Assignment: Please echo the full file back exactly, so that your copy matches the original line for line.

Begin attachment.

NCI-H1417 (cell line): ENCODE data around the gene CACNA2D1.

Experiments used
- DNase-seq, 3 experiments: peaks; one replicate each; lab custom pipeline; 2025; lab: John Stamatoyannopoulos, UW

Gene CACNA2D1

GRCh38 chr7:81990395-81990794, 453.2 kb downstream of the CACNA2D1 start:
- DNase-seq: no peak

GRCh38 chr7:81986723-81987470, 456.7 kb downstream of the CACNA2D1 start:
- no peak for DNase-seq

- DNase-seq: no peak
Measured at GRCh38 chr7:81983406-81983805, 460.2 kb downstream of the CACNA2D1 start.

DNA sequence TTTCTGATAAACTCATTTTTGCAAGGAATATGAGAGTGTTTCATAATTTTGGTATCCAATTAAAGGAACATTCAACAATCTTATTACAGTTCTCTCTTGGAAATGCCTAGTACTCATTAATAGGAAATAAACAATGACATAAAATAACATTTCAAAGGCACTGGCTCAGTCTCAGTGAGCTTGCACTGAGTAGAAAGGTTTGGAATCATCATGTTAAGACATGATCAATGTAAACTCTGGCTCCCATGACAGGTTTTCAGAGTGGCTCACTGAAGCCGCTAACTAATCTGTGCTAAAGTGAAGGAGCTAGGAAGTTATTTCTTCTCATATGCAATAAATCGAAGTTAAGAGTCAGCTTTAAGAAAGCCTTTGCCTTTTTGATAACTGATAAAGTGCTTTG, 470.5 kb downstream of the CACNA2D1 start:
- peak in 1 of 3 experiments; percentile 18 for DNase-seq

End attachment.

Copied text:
NCI-H1417 (cell line): ENCODE data around the gene CACNA2D1.

Experiments used
- DNase-seq, 3 experiments: peaks; one replicate each; lab custom pipeline; 2025; lab: John Stamatoyannopoulos, UW

Gene CACNA2D1

GRCh38 chr7:81990395-81990794, 453.2 kb downstream of the CACNA2D1 start:
- DNase-seq: no peak

GRCh38 chr7:81986723-81987470, 456.7 kb downstream of the CACNA2D1 start:
- no peak for DNase-seq

- DNase-seq: no peak
Measured at GRCh38 chr7:81983406-81983805, 460.2 kb downstream of the CACNA2D1 start.

DNA sequence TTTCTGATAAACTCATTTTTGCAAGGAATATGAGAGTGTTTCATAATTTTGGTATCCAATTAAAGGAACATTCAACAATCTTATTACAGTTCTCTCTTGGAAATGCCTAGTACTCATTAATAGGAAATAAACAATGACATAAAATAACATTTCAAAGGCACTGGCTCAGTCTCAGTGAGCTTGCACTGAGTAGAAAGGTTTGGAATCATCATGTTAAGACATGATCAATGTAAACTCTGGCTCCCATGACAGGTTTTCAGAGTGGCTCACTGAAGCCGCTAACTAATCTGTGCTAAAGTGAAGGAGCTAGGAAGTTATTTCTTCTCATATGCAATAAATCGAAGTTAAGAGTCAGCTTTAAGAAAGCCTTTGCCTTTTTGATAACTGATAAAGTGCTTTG, 470.5 kb downstream of the CACNA2D1 start:
- peak in 1 of 3 experiments; percentile 18 for DNase-seq